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Tyrone showing its vision

Tyrone Borough Council resolved a minor, albeit nagging, issue by deciding to reinstall five parking meters on Logan Avenue, next to the municipal parking lot just south of the borough building, that the borough removed a few months ago as a convenience to customers of businesses across the avenue.

That kind gesture was undermined by downtown employees who began parking in the spaces all day, rather than keeping them open for the customers intended.

Council members discussed responses to what was occurring and decided that the simplest solution would be to bring the meters back.

Tackling the parking space issue is not the council’s most important agenda item so far in this new year, however. Instead, addressing the issue of security at the borough building has become 2020’s most relevant agenda item, at least at this early stage of the year.

Failing to have good security measures in place is a no-no at this point in time.

With many issues now more complex and oftentimes more controversial, and with better overall enforcement, the need for effective security measures and procedures cannot be overstated.

While a half-century ago, residents — even strangers — could walk into a municipal office usually without anyone fearing one’s safety, that isn’t the case today, as a number of communities across the nation have shown in recent years.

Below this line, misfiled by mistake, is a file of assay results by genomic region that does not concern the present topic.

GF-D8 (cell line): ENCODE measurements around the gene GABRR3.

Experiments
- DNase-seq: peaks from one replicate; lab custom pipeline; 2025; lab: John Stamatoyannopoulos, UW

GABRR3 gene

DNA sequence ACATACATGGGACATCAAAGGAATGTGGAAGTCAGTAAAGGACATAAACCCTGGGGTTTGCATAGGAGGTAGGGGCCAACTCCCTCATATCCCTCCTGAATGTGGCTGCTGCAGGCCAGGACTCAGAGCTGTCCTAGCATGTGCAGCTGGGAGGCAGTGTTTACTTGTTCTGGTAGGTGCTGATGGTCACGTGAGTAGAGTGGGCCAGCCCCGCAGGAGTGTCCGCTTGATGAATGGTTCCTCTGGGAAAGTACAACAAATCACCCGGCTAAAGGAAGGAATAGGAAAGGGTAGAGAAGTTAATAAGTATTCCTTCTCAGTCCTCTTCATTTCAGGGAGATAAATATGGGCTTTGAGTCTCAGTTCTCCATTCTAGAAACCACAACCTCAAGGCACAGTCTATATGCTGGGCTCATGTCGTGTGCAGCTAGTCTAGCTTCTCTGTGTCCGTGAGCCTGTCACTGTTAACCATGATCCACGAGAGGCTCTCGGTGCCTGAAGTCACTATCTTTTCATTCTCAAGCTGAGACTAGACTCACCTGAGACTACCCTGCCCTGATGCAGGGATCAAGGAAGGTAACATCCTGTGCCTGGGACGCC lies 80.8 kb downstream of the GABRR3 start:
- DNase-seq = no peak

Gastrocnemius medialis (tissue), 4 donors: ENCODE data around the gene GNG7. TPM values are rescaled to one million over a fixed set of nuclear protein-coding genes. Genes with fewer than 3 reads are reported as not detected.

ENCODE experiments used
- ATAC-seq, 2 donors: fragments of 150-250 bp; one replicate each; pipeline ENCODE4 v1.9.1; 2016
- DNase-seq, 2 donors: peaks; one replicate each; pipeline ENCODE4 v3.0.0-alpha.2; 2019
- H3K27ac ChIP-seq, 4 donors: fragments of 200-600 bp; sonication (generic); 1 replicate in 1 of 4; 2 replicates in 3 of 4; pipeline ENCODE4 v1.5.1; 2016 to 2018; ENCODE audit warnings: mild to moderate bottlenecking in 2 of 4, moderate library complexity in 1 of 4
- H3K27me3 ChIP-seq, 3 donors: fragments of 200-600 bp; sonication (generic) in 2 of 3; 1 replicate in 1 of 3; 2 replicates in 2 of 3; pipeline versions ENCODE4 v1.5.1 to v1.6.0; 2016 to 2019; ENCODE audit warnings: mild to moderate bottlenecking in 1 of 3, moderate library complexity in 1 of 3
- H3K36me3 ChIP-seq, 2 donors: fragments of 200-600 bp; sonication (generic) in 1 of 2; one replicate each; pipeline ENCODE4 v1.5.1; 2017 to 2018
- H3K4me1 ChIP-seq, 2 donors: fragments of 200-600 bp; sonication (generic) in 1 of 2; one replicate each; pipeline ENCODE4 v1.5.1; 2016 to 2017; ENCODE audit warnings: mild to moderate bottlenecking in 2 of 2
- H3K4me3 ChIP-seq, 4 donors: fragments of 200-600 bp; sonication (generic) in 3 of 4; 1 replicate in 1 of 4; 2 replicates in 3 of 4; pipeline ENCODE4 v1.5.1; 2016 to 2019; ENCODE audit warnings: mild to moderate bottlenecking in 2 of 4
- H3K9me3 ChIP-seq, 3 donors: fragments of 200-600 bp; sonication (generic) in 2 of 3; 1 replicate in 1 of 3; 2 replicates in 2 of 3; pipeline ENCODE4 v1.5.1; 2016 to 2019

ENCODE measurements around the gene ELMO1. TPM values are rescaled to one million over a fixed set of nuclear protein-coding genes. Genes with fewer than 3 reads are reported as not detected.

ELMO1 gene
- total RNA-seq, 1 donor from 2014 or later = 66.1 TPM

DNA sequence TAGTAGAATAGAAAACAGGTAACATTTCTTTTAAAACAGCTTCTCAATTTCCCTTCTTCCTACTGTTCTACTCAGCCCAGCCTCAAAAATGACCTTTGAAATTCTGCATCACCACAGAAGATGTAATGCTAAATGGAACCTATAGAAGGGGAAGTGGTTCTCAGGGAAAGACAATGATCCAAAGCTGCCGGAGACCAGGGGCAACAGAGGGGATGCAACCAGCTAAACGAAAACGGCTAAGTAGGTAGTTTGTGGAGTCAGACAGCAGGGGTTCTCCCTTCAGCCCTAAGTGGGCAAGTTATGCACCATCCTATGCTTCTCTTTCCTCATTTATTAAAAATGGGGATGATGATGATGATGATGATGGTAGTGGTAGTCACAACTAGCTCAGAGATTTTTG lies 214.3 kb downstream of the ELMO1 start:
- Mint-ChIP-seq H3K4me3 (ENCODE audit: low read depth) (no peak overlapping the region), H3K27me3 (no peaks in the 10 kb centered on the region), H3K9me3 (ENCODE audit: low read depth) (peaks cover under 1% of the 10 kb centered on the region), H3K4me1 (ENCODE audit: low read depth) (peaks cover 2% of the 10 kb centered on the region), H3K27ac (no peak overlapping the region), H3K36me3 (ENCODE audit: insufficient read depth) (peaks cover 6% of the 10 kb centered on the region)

Rather than Tyrone being accused of overreacting to the idea of possible trouble, because of how remote such problems might seem to be for a town of its character and size, the move on behalf of beefed-up safety should be appreciated instead.

The borough took a risk in not having addressed municipal building security long before now.

The borough council currently is seeking bids for what it regards as necessary security components, including a security barrier, remote locking system and possibly a camera.

Tyrone’s security-related decision made on Jan. 6 should serve as a reminder to communities that have not given thought to at least evaluating the quality of their current security measures and equipment.

In Tyrone’s case, there have been instances in which unhappy residents have entered municipal offices after being cited for violations. Thankfully, the situations didn’t escalate into physical confrontations or other violence where someone’s well-being was endangered.

Borough Manager Ardean Latchford has dealt with a somewhat different situation. He has come into his office at times to find someone who hadn’t made an appointment to meet with him already seated there.

The manager’s opinion regarding that kind of scenario is correct.

“We do not want to limit access to our public building, (but) we do need to keep the safety of our employees as our main concern,” the manager wrote in a report submitted to the council.

Meanwhile, the projected $11,000 to $20,000 cost of the security measures being pursued is reasonable for what is being sought.

Those security improvements won’t inhibit borough residents’ opportunities to access the community’s services and officials. Services just will be in a protected environment — an environment consistent with the needs of the times.

To Tyrone Borough’s credit, good leadership is stepping forward on issues big and small.

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